MaryJane Sarvis, an artist in Shaftsbury, Vt., weaned herself from the opioid painkillers she was prescribed for chronic nerve pain. “I felt tired all the time and I was still in pain,” she says. Marijuana works better for her, but costs $200 per month out-of-pocket.

Emily Corwin/VPR

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Emily Corwin/VPR

Recent scientific reviews have found substantial evidence that marijuana can be useful in easing at least some types of chronic pain. Yet even for the majority of Americans who live in states that have legalized medical marijuana, choosing opioids can be much cheaper.

“I can get a bottle of opioids for a dollar on my state insurance,” says MaryJane Sarvis, a textile artist in Shaftsbury, Vt. Instead, Sarvis says, she spends around $200 each month on medical marijuana.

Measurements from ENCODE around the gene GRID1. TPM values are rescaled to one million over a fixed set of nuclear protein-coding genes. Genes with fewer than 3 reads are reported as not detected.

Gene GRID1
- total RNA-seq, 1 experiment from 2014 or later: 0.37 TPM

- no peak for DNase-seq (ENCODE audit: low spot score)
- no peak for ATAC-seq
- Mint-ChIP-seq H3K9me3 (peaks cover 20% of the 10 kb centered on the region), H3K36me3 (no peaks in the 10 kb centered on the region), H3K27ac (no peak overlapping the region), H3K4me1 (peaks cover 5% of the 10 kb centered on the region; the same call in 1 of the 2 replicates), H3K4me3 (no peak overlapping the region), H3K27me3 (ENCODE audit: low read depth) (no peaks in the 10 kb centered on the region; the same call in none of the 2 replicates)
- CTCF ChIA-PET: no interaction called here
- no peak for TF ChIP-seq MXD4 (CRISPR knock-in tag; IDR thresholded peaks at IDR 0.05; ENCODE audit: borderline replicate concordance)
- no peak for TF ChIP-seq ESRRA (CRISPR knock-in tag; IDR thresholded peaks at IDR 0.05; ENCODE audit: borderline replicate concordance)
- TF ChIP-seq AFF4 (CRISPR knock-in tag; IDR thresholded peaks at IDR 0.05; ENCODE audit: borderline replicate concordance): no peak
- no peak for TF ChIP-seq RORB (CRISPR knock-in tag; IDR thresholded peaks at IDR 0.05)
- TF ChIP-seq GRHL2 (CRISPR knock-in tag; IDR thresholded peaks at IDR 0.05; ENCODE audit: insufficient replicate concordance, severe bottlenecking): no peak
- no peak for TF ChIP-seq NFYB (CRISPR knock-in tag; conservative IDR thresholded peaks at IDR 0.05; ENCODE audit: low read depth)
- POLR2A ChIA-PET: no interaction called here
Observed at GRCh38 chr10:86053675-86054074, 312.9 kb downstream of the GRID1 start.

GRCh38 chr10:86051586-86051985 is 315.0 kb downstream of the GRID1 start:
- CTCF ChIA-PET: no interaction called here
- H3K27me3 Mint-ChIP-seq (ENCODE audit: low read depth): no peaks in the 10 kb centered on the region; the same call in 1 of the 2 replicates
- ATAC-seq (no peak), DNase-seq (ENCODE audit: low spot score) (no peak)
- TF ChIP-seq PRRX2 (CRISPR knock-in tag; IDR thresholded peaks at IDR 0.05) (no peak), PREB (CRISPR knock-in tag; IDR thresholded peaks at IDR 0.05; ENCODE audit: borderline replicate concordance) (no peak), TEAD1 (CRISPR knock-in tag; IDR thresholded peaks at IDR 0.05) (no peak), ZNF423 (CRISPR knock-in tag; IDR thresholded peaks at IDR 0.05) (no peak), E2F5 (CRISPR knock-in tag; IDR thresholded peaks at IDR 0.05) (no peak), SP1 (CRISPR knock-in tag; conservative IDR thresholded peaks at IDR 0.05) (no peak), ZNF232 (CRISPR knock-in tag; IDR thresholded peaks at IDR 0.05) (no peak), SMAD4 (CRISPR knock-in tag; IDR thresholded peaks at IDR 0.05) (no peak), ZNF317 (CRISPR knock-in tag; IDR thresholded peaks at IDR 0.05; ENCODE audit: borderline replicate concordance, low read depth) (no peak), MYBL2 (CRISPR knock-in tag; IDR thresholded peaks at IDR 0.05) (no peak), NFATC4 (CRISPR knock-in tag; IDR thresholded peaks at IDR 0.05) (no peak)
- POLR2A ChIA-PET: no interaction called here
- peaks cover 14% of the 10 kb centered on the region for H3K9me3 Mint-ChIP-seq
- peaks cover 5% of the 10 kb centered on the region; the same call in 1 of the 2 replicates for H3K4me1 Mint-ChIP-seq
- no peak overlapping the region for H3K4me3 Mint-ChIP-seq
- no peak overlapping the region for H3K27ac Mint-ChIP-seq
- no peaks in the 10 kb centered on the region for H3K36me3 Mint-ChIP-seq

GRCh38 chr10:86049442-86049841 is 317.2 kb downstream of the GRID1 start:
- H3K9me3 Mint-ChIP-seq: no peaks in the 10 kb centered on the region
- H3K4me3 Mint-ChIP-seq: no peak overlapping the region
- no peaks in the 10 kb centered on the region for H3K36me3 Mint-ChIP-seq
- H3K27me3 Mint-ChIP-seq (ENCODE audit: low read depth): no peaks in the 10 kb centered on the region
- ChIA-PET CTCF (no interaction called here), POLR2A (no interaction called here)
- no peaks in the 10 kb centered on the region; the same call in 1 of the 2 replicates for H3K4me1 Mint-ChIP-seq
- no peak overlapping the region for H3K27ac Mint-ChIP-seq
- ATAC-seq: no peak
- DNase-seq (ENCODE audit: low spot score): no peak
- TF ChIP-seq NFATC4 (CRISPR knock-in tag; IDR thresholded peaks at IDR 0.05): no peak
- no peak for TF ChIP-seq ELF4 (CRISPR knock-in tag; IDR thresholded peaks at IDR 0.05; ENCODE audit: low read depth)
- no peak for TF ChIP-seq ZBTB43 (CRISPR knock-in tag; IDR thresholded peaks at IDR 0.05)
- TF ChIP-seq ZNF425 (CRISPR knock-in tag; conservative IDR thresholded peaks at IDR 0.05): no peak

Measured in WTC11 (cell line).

Sarvis has permanent nerve pain from a childhood spine surgery. At 12, a doctor fused 10 of her vertebrae together in what she says was then a state-of-the-art effort to treat scoliosis. Thirty years later, the disks started breaking down. Her doctors told her she’d be on opioids for the rest of her life.

For nearly a decade, Sarvis went from pain clinic to pain clinic. Some prescribed Vicodin, a combination of acetaminophen and the opioid hydrocodone. Others prescribed methadone, a synthetic opioid more often used to treat addiction. The drugs didn’t seem to help.

“I felt tired all the time and I was still in …read more